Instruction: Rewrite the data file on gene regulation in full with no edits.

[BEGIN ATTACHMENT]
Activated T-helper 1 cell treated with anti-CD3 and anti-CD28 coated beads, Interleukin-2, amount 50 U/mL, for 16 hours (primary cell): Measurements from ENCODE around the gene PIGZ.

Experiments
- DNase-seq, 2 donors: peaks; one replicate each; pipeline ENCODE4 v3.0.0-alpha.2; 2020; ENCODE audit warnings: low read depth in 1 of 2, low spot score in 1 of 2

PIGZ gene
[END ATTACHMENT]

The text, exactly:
Activated T-helper 1 cell treated with anti-CD3 and anti-CD28 coated beads, Interleukin-2, amount 50 U/mL, for 16 hours (primary cell): Measurements from ENCODE around the gene PIGZ.

Experiments
- DNase-seq, 2 donors: peaks; one replicate each; pipeline ENCODE4 v3.0.0-alpha.2; 2020; ENCODE audit warnings: low read depth in 1 of 2, low spot score in 1 of 2

PIGZ gene